MSI’s motherboard doesn’t allow fixed voltages to be set but prefers to rely on an offset system only. There is a problem here that we are also fighting a DVFS implementation, which will automatically raise the voltage when an overclock is applied, with an end result of stacking the overclock voltage offset on top of the DVFS voltage boost. On our cooling system, the processor passed quite easily up to 4.6 GHz without much issue, but 4.7 GHz produced an instant blue screen when a rendering workload was applied. Hitting 4.6 GHz on a midrange AMD processor is quite good, indicating our sample is some nice silicon, but your mileage might vary.

The AMD A8-7670K Review Office and Web Performance
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  • tipoo - Wednesday, November 18, 2015 - link

    The FPS by percentile graph is nice, is that new to AT? Reply
  • Ian Cutress - Wednesday, November 18, 2015 - link

    Ryan does some percentile data in GPU reviews, and we did some stuff around the CFX/SLI sync issues. But we did the FPS by percentile graphs a bit in the Fable Legends testing. Some benchmarks provide the per-frame data by default, others do not (depends on how you're polling), and then there's some post-processing which takes longer than you think. It's a sort of graph that only 3/4 lines can be on it without going overboard. Reply
  • tipoo - Wednesday, November 18, 2015 - link

    Cool. I like it. Reply
  • tipoo - Wednesday, November 18, 2015 - link

    For GTA V, it looks like dual graphics on the same settings gives lower framerates than the 240 alone? Is that right? Other than that you see a pretty nice boost with it. Reply
  • jaydee - Wednesday, November 18, 2015 - link

    I noticed that too and was wondering Reply
  • yannigr2 - Wednesday, November 18, 2015 - link

    APUs are excellent solutions for systems without graphics. If you are going to add a graphics card, then excluding dual graphics, APUs seem much less attractive. A8 7600 is in my opinion the best cheap APU you can get for a system without a discrete graphics card, 78X0K are an option ONLY when you are definitely never going to add a graphics card and you want the best possible integrated GPU, without having to rob a bank for an Iris GPU.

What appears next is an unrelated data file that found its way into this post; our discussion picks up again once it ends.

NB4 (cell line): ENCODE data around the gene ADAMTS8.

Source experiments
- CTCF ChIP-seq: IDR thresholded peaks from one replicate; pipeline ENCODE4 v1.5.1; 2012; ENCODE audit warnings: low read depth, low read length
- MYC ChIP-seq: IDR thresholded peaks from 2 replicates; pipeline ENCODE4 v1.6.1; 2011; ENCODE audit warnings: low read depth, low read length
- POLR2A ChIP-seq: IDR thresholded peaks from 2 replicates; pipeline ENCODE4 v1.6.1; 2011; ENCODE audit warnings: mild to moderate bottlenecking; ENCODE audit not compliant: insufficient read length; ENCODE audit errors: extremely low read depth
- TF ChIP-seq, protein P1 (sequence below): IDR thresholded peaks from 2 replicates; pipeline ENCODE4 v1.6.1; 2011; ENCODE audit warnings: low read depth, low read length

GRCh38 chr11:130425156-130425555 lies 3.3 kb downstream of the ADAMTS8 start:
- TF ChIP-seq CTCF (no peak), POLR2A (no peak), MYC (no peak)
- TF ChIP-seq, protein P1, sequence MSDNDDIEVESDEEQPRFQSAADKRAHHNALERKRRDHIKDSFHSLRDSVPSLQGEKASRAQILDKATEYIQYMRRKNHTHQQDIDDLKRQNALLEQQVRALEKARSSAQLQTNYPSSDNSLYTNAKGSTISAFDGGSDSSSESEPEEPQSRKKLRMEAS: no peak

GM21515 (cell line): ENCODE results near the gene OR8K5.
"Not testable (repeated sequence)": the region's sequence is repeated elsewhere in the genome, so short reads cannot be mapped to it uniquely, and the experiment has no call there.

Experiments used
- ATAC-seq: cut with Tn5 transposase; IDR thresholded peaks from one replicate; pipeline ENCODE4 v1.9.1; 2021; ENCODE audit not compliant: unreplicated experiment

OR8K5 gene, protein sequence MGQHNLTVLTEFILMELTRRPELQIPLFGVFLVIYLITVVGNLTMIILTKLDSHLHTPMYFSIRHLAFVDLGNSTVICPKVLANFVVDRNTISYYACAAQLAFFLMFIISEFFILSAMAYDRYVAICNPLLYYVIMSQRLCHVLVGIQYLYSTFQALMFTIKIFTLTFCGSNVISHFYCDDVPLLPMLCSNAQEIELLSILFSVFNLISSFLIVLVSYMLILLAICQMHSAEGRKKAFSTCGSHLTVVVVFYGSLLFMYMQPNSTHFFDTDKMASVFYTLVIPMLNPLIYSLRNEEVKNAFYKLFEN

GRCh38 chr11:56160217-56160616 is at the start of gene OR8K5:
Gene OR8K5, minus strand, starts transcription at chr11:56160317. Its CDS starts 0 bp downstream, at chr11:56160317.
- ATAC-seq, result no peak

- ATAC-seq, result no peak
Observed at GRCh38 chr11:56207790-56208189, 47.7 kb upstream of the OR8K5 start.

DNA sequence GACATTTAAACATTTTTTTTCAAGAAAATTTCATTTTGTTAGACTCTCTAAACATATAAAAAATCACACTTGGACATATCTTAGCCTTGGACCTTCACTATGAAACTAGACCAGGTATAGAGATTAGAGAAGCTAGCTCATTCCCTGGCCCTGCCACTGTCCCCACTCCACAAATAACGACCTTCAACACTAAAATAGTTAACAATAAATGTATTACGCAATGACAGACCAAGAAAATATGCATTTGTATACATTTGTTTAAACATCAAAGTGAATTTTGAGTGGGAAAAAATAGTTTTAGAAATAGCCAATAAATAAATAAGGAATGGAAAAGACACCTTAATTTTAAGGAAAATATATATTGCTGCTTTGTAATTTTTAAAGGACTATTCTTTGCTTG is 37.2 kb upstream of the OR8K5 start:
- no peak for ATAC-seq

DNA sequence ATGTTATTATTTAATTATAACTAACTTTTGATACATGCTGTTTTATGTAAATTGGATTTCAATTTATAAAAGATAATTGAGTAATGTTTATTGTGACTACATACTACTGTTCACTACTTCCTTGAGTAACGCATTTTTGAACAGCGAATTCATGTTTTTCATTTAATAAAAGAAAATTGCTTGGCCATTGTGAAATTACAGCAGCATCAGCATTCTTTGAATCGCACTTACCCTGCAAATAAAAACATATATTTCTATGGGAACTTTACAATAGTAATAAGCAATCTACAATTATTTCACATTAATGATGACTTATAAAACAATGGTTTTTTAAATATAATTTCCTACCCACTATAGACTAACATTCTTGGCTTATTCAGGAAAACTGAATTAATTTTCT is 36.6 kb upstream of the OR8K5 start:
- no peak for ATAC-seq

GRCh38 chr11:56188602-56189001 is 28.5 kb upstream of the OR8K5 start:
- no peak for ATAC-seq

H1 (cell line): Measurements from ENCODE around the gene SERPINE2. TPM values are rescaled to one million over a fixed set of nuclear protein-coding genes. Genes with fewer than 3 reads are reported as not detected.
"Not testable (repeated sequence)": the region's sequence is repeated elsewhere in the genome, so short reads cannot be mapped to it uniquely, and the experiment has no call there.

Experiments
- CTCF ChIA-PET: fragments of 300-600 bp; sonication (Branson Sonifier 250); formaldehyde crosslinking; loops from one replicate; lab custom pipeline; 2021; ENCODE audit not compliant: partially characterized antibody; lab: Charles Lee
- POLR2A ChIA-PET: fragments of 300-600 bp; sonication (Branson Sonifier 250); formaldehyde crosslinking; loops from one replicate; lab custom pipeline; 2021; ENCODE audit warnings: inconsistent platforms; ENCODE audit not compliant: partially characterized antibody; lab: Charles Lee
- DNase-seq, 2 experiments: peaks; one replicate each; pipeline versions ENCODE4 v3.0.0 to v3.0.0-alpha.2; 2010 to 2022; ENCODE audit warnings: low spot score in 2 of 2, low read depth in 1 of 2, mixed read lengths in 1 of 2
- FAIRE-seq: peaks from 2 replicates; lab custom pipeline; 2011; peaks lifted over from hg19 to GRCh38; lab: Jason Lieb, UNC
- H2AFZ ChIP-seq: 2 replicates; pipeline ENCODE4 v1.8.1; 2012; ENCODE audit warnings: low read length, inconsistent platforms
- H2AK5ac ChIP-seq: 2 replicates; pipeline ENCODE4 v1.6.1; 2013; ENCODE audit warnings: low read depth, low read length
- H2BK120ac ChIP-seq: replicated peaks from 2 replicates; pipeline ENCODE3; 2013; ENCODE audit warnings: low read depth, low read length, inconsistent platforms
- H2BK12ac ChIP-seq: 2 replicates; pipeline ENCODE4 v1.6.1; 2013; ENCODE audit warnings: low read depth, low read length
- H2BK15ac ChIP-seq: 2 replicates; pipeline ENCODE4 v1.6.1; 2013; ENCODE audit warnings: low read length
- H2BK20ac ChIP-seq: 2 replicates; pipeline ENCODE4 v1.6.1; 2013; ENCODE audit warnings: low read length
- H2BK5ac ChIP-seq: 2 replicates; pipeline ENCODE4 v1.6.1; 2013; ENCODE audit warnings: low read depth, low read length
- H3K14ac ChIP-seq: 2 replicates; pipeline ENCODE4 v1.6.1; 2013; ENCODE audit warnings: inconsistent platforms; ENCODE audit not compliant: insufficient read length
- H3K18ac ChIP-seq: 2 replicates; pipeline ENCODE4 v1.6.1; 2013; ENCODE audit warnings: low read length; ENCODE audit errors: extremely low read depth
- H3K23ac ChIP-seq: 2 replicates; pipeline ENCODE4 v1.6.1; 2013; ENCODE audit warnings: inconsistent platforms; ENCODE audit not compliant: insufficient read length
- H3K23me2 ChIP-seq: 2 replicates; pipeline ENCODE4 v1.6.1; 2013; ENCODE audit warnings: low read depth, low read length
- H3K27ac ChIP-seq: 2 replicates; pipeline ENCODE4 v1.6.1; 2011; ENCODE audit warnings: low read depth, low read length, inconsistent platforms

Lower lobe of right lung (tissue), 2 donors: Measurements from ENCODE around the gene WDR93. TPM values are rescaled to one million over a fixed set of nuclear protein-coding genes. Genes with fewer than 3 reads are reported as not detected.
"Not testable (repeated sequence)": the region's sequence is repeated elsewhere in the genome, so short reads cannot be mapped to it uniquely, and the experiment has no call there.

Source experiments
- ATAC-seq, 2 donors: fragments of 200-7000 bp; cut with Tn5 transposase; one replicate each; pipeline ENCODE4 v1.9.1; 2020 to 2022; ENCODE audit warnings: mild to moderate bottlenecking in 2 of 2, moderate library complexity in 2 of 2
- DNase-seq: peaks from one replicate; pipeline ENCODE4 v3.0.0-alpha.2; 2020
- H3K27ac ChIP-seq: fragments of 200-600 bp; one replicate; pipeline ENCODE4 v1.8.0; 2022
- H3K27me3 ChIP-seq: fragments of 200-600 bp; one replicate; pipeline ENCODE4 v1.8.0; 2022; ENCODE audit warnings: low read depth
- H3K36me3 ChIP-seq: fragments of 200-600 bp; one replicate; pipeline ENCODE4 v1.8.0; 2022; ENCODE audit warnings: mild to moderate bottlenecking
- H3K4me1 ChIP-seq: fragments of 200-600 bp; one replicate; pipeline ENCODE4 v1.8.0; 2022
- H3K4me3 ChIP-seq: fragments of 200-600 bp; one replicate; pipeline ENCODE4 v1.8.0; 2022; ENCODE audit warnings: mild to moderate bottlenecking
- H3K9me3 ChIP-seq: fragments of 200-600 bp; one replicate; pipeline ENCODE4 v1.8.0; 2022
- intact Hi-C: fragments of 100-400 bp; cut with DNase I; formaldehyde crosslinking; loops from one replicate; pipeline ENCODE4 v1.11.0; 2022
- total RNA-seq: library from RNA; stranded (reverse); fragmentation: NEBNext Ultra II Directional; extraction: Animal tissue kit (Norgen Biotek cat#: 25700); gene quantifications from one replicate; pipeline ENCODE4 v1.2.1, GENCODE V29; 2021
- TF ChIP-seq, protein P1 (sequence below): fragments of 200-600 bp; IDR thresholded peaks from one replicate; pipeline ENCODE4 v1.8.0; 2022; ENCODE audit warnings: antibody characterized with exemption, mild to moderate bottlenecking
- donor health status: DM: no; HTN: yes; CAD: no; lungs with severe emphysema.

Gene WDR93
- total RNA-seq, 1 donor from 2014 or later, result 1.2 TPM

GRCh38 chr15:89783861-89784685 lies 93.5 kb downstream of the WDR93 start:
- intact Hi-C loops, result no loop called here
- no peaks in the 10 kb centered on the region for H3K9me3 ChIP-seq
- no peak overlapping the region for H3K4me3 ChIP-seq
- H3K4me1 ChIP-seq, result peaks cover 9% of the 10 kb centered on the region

But even when AMD's APUs are the best option, people will still rush to make people avoid them. That's AMD's doing and we can only blame them. Recently someone asked for a cheap system to play an old FPS game. Videos on youtube where showing that an A8 7600 could play the game. That didn't stopped people rushing in the thread to insist that, that game wasn't going to be fun with under 140 fps. Yes, 140 fps. They didn't considered gaming peripherals, or a gaming monitor important, only 140 fps. Anything to "save" someone from an AMD APU and send him to Intel. Even if this means convincing someone paying at least $80-$100 that he may not have. At the same time the same persons blame ONLY AMD for the lack of competition.
    Reply
  • Dribble - Wednesday, November 18, 2015 - link

    AMD's solutions appeal to pretty well no one. If you don't have an add in gpu chances are you don't want to game in which case Intel wins hands down. If you want to game you'll buy a cheap graphics card in which case Intel wins hands down.

    The mythical buying market that want to game on a desktop but can't even afford a basic add on card just doesn't exist. We know this because AMD have been trying to sell apu's like this one for years now and no one is buying.
    Reply
  • Yorgos - Wednesday, November 18, 2015 - link

    That's false,
    I am gaming in 1080p and I play many games above 25fps with almost high settings.
    A good example is skyrim with the high definition mod that you can get from steam and I am constantly at 25 fps.
    All this was tested on my 8750k and 2400 MHz ram. What's your point of reference?

    OTOH, there is a shitload of ppl that play only MOBA games or FPS like cs where you don't need to spend 300 or more in a system. A 150$ system can get you constant 30 fps w/o a sweat.Plus you get a discrete grade GPU embedded with your cpu and you get all the goodies and the high quality drivers/support the discrete gpus get. Intel has none of the previous.
    Reply
  • Dribble - Wednesday, November 18, 2015 - link

    I would point you to AMDs CPU sales. No one is buying, AMD have been trying to sell cpu's like this one for years and failing - the market isn't there. Reply
  • medi03 - Thursday, November 19, 2015 - link

    I would point you to the fact that Netburst outsold superior Athlon 64s 4 to 1. Reply